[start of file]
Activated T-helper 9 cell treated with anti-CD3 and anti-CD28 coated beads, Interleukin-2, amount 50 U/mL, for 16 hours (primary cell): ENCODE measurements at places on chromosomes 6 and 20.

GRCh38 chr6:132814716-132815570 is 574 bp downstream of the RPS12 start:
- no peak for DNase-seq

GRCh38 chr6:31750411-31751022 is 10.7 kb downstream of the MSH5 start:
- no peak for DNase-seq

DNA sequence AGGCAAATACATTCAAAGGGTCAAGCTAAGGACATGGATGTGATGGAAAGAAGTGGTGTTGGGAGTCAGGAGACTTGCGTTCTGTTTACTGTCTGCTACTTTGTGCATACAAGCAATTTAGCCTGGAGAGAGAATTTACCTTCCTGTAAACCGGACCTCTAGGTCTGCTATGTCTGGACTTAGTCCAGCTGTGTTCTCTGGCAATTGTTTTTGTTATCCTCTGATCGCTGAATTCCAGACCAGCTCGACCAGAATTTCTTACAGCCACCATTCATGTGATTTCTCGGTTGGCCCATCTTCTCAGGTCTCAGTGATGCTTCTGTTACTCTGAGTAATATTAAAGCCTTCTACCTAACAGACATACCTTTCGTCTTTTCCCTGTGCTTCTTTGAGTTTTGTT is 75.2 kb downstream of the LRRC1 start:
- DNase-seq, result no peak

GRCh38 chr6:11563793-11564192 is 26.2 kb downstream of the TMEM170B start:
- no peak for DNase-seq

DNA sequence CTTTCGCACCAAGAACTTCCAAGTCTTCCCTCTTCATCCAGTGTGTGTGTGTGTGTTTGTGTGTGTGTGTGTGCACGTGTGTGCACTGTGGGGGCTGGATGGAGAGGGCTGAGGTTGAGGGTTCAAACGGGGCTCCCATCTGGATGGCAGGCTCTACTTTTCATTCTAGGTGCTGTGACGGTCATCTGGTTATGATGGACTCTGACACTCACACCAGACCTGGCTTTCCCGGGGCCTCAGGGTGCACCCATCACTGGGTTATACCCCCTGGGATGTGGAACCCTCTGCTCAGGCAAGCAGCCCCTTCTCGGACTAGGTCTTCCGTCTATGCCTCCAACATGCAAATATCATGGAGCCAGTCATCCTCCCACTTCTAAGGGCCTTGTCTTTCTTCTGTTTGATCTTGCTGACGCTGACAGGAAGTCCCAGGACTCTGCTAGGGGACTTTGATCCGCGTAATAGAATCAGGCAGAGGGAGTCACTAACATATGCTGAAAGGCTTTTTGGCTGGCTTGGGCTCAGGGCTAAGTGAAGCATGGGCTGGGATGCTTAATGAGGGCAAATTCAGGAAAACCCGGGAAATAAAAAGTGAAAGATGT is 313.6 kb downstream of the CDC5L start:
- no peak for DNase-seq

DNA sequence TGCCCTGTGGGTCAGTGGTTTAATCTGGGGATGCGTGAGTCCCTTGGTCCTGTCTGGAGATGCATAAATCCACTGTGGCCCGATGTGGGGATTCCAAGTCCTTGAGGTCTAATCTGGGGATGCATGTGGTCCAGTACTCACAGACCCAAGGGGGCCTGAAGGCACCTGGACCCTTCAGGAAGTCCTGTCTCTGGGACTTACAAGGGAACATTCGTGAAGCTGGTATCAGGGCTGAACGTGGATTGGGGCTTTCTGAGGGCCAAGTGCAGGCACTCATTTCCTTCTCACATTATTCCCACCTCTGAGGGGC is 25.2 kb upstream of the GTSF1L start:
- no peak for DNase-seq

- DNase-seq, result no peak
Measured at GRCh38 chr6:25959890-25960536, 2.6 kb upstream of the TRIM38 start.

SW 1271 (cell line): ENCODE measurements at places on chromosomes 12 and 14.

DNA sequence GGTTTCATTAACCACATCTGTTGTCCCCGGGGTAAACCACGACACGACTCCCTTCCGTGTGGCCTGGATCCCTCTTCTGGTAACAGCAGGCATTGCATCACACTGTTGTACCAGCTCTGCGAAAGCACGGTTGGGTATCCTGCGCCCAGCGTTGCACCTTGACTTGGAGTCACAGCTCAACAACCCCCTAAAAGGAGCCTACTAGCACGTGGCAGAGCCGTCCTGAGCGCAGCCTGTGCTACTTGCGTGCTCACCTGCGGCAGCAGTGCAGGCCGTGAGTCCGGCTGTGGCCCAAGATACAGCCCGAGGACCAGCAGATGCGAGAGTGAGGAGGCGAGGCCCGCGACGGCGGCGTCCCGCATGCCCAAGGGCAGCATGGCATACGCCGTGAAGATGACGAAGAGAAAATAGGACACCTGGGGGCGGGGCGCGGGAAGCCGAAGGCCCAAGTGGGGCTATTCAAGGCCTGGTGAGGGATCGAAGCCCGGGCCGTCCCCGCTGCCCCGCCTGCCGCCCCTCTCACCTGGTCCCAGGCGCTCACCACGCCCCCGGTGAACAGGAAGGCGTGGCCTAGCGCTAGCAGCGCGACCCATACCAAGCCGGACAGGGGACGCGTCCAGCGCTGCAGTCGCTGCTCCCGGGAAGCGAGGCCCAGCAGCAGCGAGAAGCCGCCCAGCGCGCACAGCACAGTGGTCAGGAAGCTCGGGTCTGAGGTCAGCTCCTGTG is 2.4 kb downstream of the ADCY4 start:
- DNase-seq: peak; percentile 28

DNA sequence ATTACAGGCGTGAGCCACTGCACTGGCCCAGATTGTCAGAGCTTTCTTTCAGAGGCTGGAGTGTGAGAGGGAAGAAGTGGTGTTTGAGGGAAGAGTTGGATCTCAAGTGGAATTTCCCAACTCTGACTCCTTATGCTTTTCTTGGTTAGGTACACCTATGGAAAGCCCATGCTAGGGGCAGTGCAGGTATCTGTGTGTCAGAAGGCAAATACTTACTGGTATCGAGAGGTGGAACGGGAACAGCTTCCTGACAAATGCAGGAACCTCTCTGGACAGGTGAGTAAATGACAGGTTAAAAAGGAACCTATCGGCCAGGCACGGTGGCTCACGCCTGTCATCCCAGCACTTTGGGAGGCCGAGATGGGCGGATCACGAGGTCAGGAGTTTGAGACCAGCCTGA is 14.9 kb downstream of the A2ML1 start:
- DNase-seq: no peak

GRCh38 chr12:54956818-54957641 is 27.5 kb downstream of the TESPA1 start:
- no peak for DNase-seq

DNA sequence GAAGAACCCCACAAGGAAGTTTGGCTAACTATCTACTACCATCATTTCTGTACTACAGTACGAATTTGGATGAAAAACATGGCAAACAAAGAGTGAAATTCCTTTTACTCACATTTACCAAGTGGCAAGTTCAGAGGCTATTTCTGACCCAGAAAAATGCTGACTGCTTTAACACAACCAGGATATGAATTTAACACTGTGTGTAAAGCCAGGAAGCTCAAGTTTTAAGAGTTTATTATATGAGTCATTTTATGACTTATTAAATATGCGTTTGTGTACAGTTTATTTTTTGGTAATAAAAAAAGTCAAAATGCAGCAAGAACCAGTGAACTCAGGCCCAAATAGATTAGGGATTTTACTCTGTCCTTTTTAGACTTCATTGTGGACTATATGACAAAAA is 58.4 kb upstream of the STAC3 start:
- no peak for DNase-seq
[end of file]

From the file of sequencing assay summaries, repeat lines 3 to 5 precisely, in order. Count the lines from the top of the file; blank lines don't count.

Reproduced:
- no peak for DNase-seq

GRCh38 chr6:31750411-31751022 is 10.7 kb downstream of the MSH5 start:
- no peak for DNase-seq